other building materials. For example, it is 1.61 km/s for a typical brick. There is a specific
relationship between the wave speed and the density of the material. When the amount of cavities
inside the material increases, the ultrasonic sound penetration velocity coefficient decreases. The
time it took for a sound wave to travel from one surface of the material to the other was measured
and the wave velocity was calculated as follows:
V = (S / t) 106
V= wave velocity (km/h),
S= surface area of the material used (cm2),
t= the distance between the surfaces
The time it took for a sound wave to travel from one surface of the material to the other (seconds).
Sound insulation is a factor that needs to be considered when any building is
Constructed. Materials having high sound insulating properties should be chosen when
constructing structures such as walls, coverings, ceilings and windows. Thus sounds coming from
upstairs, downstairs and neighbouring walls are obstructed and minimised.
Noise is an important problem which is considered as an environmental pollution and may lead to
health problems, the cause of which cannot be easily diagnosed.
Therefore, suitable sound insulation is essential for clean environment and healthy living. Thus,
ultrasonic sound and the audio switching speed of the transition have been previously reported for
different materials [51].
3. Mechanical characterization Method
Mechanical characterization was performed using a tensile testing machine (Instron 5543)
equipped with a load cell of 5 kN.The cross-head speed was equal to 5 mm min1and the specimen
clamping length was 140 mm. Compressive tests were carried out with a Zwick-Roell testing
machine equipped with a 20 kN load cell. The tests were displacement-controlled with a cross-
head speed equal to 1.2 mm min1. The tested specimens were placed between two steel plates to
have similar displacement and pressure and the load was applied on the superior surface. The
results of the mechanical tests were analysed through stress-strain curves. These curves present
typically two areas. One corresponds to the deformation (elongation), which is proportional to the
stress and corresponds to an elastic reversible strain. The other one, cor-responding to a plastic
area, represents the part when the strain is non-linear and irreversible. The maximum stress (max)
(MPa) was measured in both tensile and compressive modes. The strain at break b(%)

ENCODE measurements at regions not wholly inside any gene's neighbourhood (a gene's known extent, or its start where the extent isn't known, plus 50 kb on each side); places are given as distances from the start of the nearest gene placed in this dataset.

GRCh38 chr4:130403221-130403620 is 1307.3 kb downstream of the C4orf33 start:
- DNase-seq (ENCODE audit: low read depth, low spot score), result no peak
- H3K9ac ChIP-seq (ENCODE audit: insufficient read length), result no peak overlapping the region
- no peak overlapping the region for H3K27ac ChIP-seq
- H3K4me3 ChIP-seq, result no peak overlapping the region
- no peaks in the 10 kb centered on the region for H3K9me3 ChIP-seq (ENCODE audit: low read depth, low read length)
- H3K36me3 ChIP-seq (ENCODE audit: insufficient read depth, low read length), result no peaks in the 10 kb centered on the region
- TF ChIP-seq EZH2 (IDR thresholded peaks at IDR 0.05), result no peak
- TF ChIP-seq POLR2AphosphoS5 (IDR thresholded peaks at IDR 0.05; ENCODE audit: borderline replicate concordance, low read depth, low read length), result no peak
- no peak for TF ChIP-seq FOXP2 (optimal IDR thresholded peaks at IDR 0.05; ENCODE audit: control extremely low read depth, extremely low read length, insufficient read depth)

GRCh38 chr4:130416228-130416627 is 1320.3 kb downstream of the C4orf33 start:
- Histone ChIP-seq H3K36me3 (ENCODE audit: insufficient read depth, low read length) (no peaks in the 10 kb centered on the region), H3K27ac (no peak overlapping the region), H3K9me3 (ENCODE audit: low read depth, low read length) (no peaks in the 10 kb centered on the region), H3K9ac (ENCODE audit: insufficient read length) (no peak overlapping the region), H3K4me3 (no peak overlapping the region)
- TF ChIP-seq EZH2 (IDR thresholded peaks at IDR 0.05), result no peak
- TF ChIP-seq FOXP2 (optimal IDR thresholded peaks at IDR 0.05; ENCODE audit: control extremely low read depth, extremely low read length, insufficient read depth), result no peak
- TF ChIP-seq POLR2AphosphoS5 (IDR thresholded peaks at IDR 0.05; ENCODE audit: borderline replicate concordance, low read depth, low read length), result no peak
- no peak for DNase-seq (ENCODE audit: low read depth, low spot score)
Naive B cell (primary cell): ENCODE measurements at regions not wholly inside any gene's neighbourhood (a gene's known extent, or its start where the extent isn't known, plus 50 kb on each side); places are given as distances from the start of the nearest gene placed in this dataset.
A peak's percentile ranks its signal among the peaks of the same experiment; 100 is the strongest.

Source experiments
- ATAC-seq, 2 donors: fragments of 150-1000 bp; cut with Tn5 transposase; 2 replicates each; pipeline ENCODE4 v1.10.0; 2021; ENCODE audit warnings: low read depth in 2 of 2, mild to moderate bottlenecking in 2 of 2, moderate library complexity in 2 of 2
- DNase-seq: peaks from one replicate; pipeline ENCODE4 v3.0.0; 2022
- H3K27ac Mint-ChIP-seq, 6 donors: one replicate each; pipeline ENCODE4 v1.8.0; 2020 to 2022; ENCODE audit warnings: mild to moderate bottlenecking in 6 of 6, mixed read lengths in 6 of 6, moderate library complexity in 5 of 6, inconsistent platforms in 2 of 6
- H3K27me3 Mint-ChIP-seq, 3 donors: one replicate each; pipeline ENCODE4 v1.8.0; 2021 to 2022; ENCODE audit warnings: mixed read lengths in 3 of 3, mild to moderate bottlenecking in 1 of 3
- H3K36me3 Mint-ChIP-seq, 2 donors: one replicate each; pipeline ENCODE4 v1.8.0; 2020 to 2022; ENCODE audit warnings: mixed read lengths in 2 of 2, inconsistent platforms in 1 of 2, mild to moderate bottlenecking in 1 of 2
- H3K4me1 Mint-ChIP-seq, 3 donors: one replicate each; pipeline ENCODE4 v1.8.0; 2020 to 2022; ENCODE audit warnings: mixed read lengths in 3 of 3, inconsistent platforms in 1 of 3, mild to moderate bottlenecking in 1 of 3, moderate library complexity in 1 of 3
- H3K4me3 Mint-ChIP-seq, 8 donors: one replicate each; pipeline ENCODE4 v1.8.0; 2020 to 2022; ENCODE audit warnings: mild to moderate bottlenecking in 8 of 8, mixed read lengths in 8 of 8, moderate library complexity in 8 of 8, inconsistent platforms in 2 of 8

(Percentage of elongation at break) was evaluated only in the tensile mode.
4. Acoustical characterization Method
The measurements were carried out in an impedance tube and based on two-microphone transfer-
function method. A sound wave is generated at one end of the tube by a loudspeaker. The wave
can be considered as a plane wave if its frequency is below a cut off determined by the tube
diameter. After the reflection at the surface of the material at the other end of the tube, the sound
field created in the tube is a standing sound field and depends on the reflection coefficient at the
surface of the material. The two microphones measure the sound field at two different positions.
The loudspeaker can be fed with a white noise signal and the incident and reflected sound pressure
recorded by the microphones are then processed to deduce the absorption coefficient of the sample
in a frequency band. For a 29 mm diameter tube, the useful frequency band is between500 Hz and
6400 Hz. Composite samples were placed at the end of the impedance tube and backed by a rigid
surface.
5. Experimental design and statistical analysis
Preliminary testing of the design of composite chi-tosan/shredded sunflower stalks showed the
feasibility of this mixture. To find the best values of the three process parameters affecting the
thermal and mechanical properties, namely, the particle size, the ratio chitosan/shredded sunflower
stalks and compaction stress, and to minimize the number of tests, a compos-ite central design
was chosen. This plan used consists of 24 trials (N) corresponding to N = 2n+ 2. N = 14 points
plus 10 repetitions of the central point. Each factor is studied at five levels as shown in Table 1.
The associated model is a quadratic polynomial with the linear and quadratic effects and all the
interaction effects between the different operating variables effects. Three variables were
modelled with this experimental design: thermal conductivity (k)(W m1K1), Youngs modulus